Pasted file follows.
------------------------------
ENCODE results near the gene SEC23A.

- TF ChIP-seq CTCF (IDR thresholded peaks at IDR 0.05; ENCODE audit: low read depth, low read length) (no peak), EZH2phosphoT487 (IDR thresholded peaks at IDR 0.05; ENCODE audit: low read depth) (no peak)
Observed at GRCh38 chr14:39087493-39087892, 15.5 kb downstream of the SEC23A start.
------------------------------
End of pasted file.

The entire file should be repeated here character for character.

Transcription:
ENCODE results near the gene SEC23A.

- TF ChIP-seq CTCF (IDR thresholded peaks at IDR 0.05; ENCODE audit: low read depth, low read length) (no peak), EZH2phosphoT487 (IDR thresholded peaks at IDR 0.05; ENCODE audit: low read depth) (no peak)
Observed at GRCh38 chr14:39087493-39087892, 15.5 kb downstream of the SEC23A start.